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"Eight Cultural Conflicts That Make Us Who We Are" (Encore Presentation)

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Stanford University
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On this encore edition of StudioTulsa, our guest is Dr. Hazel Rose Markus, who is the Davis-Brack Professor in the Behavioral Sciences at Stanford University and a pioneer in the field of experimental cultural psychology. She's also the co-author of the book, "Clash: Eight Cultural Conflicts That Make Us Who We Are," which examines the basic differences in how human beings relate to the world --- that is, the differences that define how we perceive other cultures and people unlike ourselves.  Dr. Markus is a pioneer in the study of independent and interdependent selves. She writes that these two viewpoints of self influence how we teach our students, raise our kids, run our governments, and regard both the rich and the poor. And as our world shrinks through globalization and global culture, conflicts become more commonplace as cultures that value individuality and those that value community intersect. Acknowledging these cultural differences --- as they permeate gender, race and ethnicity --- is, as our guest argues, the first step toward a better understanding and a reduction of cultural conflicts.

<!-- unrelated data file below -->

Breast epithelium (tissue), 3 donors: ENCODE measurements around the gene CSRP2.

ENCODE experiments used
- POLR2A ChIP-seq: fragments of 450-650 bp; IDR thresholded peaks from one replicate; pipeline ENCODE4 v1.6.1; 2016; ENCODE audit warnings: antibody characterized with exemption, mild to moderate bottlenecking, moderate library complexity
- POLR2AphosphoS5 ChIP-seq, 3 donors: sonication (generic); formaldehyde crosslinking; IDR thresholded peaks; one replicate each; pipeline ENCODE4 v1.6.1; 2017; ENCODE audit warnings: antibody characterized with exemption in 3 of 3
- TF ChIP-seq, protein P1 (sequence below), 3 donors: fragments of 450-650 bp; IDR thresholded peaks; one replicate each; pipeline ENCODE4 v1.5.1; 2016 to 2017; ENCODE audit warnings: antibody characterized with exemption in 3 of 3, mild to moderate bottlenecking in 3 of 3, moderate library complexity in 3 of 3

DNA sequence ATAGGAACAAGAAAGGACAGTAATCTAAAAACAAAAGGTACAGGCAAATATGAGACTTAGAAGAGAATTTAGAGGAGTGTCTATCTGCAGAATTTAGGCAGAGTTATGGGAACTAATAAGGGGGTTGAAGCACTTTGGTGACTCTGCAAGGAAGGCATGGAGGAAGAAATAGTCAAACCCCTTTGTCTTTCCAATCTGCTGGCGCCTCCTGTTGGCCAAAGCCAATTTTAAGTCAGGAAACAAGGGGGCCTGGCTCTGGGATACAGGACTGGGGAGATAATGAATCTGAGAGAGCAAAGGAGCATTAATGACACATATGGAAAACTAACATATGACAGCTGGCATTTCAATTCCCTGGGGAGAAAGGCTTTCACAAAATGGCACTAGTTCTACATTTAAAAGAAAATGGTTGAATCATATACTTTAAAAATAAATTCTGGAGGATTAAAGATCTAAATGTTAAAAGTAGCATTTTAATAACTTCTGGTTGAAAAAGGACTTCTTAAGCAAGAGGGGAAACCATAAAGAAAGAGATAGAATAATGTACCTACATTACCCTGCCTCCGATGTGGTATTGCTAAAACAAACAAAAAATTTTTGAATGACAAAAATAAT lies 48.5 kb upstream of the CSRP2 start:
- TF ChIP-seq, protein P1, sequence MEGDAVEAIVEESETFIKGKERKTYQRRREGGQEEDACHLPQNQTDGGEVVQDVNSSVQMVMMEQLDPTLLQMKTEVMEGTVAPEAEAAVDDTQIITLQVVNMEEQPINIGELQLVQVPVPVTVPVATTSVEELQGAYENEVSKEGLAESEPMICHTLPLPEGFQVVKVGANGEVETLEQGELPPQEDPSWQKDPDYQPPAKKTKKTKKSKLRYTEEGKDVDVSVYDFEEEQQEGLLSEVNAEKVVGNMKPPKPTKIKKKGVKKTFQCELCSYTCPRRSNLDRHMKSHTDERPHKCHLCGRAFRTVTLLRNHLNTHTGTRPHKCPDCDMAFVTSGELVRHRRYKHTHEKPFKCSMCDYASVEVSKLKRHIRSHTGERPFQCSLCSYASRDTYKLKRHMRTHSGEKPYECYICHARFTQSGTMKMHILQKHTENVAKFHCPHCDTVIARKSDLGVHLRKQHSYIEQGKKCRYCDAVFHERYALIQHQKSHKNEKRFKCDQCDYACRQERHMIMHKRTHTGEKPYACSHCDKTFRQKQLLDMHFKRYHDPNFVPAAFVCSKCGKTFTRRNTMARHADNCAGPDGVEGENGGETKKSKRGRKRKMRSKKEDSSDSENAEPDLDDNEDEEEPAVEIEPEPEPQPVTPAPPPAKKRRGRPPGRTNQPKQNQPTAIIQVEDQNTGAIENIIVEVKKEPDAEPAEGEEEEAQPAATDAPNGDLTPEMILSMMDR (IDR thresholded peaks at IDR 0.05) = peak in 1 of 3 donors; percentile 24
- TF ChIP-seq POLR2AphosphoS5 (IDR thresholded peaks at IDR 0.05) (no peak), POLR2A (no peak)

Rich Fisher passed through KWGS about thirty years ago, and just never left. Today, he is the general manager of Public Radio Tulsa, and the host of KWGS’s public affairs program, StudioTulsa, which celebrated its twentieth anniversary in August 2012 . As host of StudioTulsa, Rich has conducted roughly four thousand long-form interviews with local, national, and international figures in the arts, humanities, sciences, and government. Very few interviews have gone smoothly. Despite this, he has been honored for his work by several organizations including the Governor's Arts Award for Media by the State Arts Council, a Harwelden Award from the Arts & Humanities Council of Tulsa, and was named one of the “99 Great Things About Oklahoma” in 2000 by Oklahoma Today magazine.
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